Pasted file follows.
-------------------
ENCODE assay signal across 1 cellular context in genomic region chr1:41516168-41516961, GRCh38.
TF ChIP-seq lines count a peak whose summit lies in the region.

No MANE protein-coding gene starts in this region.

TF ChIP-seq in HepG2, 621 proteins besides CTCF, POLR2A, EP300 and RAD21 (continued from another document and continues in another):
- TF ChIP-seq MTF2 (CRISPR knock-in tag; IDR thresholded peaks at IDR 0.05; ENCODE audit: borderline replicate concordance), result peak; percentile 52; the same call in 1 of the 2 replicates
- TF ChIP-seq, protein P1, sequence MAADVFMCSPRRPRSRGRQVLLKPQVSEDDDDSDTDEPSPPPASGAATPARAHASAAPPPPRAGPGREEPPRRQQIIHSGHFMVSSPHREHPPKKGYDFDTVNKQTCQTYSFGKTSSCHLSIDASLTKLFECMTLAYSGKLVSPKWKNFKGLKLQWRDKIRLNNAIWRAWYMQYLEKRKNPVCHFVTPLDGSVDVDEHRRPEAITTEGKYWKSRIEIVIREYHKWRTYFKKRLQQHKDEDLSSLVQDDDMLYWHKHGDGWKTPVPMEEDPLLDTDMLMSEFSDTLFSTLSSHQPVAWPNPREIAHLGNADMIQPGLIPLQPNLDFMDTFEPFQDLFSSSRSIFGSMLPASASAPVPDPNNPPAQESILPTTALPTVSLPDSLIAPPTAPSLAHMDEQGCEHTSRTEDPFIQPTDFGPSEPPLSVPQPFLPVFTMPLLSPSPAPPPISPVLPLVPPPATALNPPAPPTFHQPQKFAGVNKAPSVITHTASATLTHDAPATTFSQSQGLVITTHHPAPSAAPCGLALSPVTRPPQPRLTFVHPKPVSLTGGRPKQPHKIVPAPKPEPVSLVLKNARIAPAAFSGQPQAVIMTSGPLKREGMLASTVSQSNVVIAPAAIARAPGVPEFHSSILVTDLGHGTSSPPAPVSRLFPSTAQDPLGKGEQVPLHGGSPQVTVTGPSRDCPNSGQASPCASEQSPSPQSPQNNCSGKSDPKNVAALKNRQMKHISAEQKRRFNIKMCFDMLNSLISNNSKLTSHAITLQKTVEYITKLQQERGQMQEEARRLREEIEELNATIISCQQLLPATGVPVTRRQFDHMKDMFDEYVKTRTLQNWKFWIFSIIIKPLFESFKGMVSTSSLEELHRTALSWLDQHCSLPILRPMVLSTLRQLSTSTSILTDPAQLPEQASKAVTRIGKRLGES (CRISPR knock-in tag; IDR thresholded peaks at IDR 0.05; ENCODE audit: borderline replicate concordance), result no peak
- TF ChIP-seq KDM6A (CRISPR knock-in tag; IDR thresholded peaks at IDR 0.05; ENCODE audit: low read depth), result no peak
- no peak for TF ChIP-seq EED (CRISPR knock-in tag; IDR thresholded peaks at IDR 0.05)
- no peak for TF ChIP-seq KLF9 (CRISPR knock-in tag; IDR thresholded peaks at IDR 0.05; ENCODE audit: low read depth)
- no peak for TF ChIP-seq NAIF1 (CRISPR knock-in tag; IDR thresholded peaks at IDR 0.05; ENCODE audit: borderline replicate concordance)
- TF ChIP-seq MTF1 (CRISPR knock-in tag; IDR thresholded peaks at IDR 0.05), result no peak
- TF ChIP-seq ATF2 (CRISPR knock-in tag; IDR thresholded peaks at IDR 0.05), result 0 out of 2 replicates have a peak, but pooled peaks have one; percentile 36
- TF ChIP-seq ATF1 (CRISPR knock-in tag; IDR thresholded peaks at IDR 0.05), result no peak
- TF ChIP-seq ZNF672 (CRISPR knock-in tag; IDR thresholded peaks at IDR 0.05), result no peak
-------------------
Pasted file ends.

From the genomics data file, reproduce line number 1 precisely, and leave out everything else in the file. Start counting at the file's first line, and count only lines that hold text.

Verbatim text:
ENCODE assay signal across 1 cellular context in genomic region chr1:41516168-41516961, GRCh38.